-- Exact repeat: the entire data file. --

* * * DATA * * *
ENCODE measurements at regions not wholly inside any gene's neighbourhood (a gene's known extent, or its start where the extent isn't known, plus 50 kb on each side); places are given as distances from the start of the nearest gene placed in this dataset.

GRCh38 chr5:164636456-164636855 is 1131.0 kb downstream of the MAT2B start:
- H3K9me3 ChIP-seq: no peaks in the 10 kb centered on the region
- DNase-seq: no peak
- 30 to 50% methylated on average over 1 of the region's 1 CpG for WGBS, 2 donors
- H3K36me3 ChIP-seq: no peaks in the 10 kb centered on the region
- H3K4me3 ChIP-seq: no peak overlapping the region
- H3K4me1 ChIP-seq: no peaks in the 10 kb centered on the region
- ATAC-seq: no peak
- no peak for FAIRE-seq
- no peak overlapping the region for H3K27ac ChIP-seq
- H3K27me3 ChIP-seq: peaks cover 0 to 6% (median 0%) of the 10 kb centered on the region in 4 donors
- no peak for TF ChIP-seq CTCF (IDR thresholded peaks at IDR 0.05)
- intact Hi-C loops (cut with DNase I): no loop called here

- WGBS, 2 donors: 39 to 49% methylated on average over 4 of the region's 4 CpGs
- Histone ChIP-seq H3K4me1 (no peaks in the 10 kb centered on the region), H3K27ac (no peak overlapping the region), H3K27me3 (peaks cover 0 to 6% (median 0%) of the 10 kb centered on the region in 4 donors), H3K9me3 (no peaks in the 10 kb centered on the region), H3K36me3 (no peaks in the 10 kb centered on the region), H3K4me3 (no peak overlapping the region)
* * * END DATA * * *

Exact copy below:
ENCODE measurements at regions not wholly inside any gene's neighbourhood (a gene's known extent, or its start where the extent isn't known, plus 50 kb on each side); places are given as distances from the start of the nearest gene placed in this dataset.

GRCh38 chr5:164636456-164636855 is 1131.0 kb downstream of the MAT2B start:
- H3K9me3 ChIP-seq: no peaks in the 10 kb centered on the region
- DNase-seq: no peak
- 30 to 50% methylated on average over 1 of the region's 1 CpG for WGBS, 2 donors
- H3K36me3 ChIP-seq: no peaks in the 10 kb centered on the region
- H3K4me3 ChIP-seq: no peak overlapping the region
- H3K4me1 ChIP-seq: no peaks in the 10 kb centered on the region
- ATAC-seq: no peak
- no peak for FAIRE-seq
- no peak overlapping the region for H3K27ac ChIP-seq
- H3K27me3 ChIP-seq: peaks cover 0 to 6% (median 0%) of the 10 kb centered on the region in 4 donors
- no peak for TF ChIP-seq CTCF (IDR thresholded peaks at IDR 0.05)
- intact Hi-C loops (cut with DNase I): no loop called here

- WGBS, 2 donors: 39 to 49% methylated on average over 4 of the region's 4 CpGs
- Histone ChIP-seq H3K4me1 (no peaks in the 10 kb centered on the region), H3K27ac (no peak overlapping the region), H3K27me3 (peaks cover 0 to 6% (median 0%) of the 10 kb centered on the region in 4 donors), H3K9me3 (no peaks in the 10 kb centered on the region), H3K36me3 (no peaks in the 10 kb centered on the region), H3K4me3 (no peak overlapping the region)